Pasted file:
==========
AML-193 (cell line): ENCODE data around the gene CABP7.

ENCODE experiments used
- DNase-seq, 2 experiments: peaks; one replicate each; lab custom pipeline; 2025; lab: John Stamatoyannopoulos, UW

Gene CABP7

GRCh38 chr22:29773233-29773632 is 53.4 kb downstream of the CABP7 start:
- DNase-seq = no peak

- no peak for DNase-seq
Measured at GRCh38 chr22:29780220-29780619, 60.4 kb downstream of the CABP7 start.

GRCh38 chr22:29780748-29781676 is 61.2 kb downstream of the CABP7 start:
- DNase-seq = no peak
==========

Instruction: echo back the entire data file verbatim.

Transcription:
AML-193 (cell line): ENCODE data around the gene CABP7.

ENCODE experiments used
- DNase-seq, 2 experiments: peaks; one replicate each; lab custom pipeline; 2025; lab: John Stamatoyannopoulos, UW

Gene CABP7

GRCh38 chr22:29773233-29773632 is 53.4 kb downstream of the CABP7 start:
- DNase-seq = no peak

- no peak for DNase-seq
Measured at GRCh38 chr22:29780220-29780619, 60.4 kb downstream of the CABP7 start.

GRCh38 chr22:29780748-29781676 is 61.2 kb downstream of the CABP7 start:
- DNase-seq = no peak